Many patients do not take advantage of additional services that might be offered by the local pharmacy. One service that is commonly offered are vaccinations. In the height of the influenza season, it can sometimes be challenging to get an appointment at the doctor’s office, or make it to the doctor’s office during regular business hours. Pharmacies can often administer commonly needed vaccinations such as influenza, shingles, and other vaccines, and can have extended hours that may make it more convenient. Some specialized pharmacies offer services such as furnishing travel medicines or hormonal contraception, or smoking-cessation therapies. In California, pharmacies are gearing up to provide pre-exposure and post-exposure prophylaxis (PrEP and PEP) for HIV prevention without a prescription to eligible persons who request it in accordance with California State Bill SB 159. Lastly, several pharmacies offer services that can help you stay adherent to your medications, such as delivering medicines to your home, or putting your medicines in specialized reminder packaging (medi-sets or bubble packages). Some of these services may be free or low cost; it is helpful to know what services your pharmacy offers and how you can utilize them.

Ask for help affording your medicines (and don’t shoot the messenger)

The cost of health care continues to rise. Health care spending in the United States accounted for $3.6 trillion dollars, or approximately $11,000 per person, in 2018. For many patients, medications can be a frustrating part of those high costs, and navigating insurance can be challenging. When a pharmacy quotes a price for a medication, many patients do not understand that this price is primarily influenced by how drug manufacturers (not the pharmacy) regulate the cost of their medicines and how much insurance companies decide they are going to pay. The pharmacy staff end up being the messenger, communicating to patients what the remaining cost is after the insurance company puts in their part. Pharmacies will often charge a dispensing fee on top of this, but it is typically a low addition (usually less than $20). So what is a person to do, when a medication costs a lot? Ask the pharmacist if they have any ideas. Some medication manufacturers offer co-pay assistance, which can greatly reduce the monthly cost of your medicines if you have private insurance. For HIV antiretrovirals, state AIDS Drug Assistance Programs can also be very helpful in covering costs. Sometimes, switching a brand name drug for a generic one can also save costs. While your pharmacist may not have all the answers to solve your out-of-pocket medication cost challenges, they can be good allies to help you save as much as you can.

Getting the Medicines You Need

It sometimes can feel like an impossible task to get your medicines from your pharmacy, due to various issues and problems that arise. There are some helpful strategies you can use to ensure you do get your medicines when you need them.

Request your refills ahead of time

Just like for anything you need on a regular basis, don’t wait until the last minute to refill your medicines. The best time to request a refill is when you have about five days remaining. This gives the pharmacy enough time to request a new prescription from the doctor’s office if they need to, to run the prescription through your insurance plan to make sure all goes smoothly, and order the medication if they don’t currently have it (or enough of it) in stock. Better yet, ask your pharmacy if they have programs that can help you refill your medicines on time. Some pharmacies will automatically refill your medications if you give permission—and remind you when it is time to pick up those refills.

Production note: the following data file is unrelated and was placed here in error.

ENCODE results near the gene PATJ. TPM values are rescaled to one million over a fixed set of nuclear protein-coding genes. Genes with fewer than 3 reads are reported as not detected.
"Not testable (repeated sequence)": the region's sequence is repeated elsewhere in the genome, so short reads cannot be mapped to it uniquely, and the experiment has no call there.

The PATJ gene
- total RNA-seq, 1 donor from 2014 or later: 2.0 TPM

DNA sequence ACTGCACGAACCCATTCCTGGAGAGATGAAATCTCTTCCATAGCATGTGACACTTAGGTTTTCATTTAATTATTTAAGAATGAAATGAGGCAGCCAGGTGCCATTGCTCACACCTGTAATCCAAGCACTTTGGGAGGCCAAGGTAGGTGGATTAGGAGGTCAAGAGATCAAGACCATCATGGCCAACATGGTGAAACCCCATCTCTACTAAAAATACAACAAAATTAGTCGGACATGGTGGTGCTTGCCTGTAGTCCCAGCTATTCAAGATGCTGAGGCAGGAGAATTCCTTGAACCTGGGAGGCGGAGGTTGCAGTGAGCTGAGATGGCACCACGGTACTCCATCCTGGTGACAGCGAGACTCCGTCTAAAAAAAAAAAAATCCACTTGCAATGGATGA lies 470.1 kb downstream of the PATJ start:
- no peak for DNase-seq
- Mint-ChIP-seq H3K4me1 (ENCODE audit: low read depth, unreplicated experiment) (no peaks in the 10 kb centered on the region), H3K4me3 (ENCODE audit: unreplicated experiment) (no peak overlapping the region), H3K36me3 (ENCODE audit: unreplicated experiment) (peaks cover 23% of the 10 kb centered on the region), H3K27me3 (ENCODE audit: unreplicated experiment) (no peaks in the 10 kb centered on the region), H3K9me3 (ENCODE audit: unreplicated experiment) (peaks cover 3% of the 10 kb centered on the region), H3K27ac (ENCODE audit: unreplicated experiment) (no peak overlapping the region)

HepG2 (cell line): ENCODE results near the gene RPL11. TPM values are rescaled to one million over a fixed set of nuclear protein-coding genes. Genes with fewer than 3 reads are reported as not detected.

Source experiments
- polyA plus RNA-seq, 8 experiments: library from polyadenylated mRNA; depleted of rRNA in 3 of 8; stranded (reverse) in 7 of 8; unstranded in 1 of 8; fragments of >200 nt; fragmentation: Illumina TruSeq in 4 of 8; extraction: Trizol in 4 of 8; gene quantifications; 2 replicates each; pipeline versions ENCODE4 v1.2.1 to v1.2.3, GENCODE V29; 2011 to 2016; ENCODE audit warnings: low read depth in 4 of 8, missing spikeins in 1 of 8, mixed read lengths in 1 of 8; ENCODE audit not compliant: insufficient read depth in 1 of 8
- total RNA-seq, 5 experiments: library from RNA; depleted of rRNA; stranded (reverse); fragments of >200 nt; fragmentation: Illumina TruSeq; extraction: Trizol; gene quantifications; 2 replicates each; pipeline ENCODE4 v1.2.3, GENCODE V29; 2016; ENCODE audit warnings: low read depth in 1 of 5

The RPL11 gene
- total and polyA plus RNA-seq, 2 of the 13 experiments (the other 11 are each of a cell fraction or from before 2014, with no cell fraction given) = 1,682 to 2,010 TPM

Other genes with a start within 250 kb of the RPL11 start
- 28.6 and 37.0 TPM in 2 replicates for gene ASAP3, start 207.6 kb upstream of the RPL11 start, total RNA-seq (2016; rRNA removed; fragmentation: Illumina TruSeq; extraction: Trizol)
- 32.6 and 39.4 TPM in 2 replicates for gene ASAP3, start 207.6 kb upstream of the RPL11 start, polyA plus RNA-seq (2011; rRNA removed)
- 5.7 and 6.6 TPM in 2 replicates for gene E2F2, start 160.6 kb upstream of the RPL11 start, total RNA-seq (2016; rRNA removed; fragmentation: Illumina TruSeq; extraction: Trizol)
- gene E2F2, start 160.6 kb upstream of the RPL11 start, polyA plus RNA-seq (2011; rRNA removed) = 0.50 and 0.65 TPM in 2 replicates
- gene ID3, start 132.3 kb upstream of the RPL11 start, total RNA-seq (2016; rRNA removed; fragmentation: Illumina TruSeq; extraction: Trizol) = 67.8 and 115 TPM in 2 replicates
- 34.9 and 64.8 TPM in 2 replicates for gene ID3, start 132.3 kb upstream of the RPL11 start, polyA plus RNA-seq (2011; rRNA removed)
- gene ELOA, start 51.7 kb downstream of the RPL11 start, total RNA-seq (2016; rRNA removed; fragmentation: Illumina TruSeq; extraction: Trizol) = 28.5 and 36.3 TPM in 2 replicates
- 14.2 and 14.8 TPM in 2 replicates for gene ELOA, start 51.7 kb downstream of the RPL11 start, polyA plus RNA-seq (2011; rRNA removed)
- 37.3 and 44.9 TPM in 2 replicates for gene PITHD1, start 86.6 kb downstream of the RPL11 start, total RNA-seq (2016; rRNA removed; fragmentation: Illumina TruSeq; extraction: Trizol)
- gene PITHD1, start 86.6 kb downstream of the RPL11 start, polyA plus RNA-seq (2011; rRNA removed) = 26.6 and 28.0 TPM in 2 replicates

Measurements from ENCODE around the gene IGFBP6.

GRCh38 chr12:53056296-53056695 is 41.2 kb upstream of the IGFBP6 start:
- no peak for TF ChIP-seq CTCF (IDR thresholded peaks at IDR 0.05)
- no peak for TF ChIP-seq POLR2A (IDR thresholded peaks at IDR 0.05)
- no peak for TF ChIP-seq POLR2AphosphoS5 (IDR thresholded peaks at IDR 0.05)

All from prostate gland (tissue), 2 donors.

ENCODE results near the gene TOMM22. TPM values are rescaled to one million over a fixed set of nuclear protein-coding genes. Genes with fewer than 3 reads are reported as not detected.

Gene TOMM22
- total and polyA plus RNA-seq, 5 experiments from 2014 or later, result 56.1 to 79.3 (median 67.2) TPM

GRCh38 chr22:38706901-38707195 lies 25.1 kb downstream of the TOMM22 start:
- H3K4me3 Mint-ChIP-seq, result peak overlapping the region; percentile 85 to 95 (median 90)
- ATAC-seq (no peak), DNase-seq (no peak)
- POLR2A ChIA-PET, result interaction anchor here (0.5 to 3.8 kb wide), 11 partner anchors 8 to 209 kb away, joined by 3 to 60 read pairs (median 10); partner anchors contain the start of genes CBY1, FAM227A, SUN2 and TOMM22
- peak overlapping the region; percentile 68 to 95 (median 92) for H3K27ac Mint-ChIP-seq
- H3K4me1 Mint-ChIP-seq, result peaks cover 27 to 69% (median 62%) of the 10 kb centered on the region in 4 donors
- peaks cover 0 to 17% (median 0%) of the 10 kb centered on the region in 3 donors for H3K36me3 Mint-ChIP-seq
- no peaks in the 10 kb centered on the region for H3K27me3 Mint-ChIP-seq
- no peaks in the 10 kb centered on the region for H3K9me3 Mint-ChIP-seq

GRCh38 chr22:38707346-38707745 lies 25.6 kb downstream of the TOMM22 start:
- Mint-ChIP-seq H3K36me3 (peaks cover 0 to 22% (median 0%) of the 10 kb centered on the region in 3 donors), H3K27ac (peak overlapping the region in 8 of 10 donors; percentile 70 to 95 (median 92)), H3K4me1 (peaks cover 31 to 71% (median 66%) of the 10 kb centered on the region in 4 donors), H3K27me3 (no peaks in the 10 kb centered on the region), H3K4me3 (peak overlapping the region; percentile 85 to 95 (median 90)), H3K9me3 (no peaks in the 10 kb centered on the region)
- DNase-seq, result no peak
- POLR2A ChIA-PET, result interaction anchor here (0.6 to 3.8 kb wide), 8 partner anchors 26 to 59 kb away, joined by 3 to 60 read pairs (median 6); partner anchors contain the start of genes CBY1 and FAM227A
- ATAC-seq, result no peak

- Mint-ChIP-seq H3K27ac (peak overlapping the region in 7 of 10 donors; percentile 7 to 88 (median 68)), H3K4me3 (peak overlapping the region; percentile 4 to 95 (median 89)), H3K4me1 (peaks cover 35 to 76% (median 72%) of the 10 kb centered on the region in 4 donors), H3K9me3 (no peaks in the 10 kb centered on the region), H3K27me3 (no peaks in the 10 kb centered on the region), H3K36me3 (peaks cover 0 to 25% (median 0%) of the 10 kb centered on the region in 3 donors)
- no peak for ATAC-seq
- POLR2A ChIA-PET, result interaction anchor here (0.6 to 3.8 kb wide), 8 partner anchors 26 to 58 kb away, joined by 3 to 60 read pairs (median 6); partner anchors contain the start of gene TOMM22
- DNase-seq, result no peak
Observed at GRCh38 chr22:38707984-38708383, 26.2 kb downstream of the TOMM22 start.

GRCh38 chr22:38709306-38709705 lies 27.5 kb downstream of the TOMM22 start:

Ask if the pharmacy can “sync” your medications

A new medicine might be prescribed after you have a doctor’s visit, but maybe you’re not due to pick up the rest of your medications until two weeks later. Now you have to visit the pharmacy two times per month instead of one, because your medicine refills have different dates. Some pharmacies will work with you to help decrease the number of times you have to go to the pharmacy to pick up medications that you use regularly. Depending on what medications you are taking, sometimes it is OK to delay the start of a new medication. Sometimes the pharmacy might have to contact the doctor’s office to ask for a small prescription to make the dates of all of your prescriptions align correctly. Ask your pharmacist if this is possible for your prescriptions, and if so, whether you need to make an appointment at the pharmacy to complete the process.

Ask targeted questions when you’re having trouble getting your medicine

Many people walk away from the pharmacy confused when they cannot get their medication. A number of things may go wrong, resulting in a prescription not being filled. So that you have a better understanding of what is going on, it can be useful to remember these four questions:

  • Am I out of refills? If so, the pharmacist has to contact your doctor’s office to obtain a new prescription to fill.
  • Is there a problem with my prescription? Sometimes a prescription can’t be filled because it is written wrong (wrong drug, wrong dose, wrong directions, missing information). Again, in this case, the pharmacist has to contact your doctor’s office to straighten out the issue.
  • Is there a problem with my insurance? For this problem, sometimes the pharmacist has to work with your doctor’s office to request that your insurance cover a medicine, or the pharmacist has to submit other paperwork. In some cases, you may have to contact your insurance to determine coverage.
  • What should I do next? Once you have a better understanding of what the problem is, get clarification on what the next steps are. Will they call the doctor? Should you call your doctor? Will they work on the insurance issue? >When will they let you know? Get a concrete plan, so that you know what steps you might need to take to resolve the issue.

Ultimately, patients are the ones that are responsible for the medicines we put into our bodies. However, it takes a village to do it safely. Seeking out a pharmacist who is willing to be a partner in health and adding them to your team can improve the way your medicines work for your body.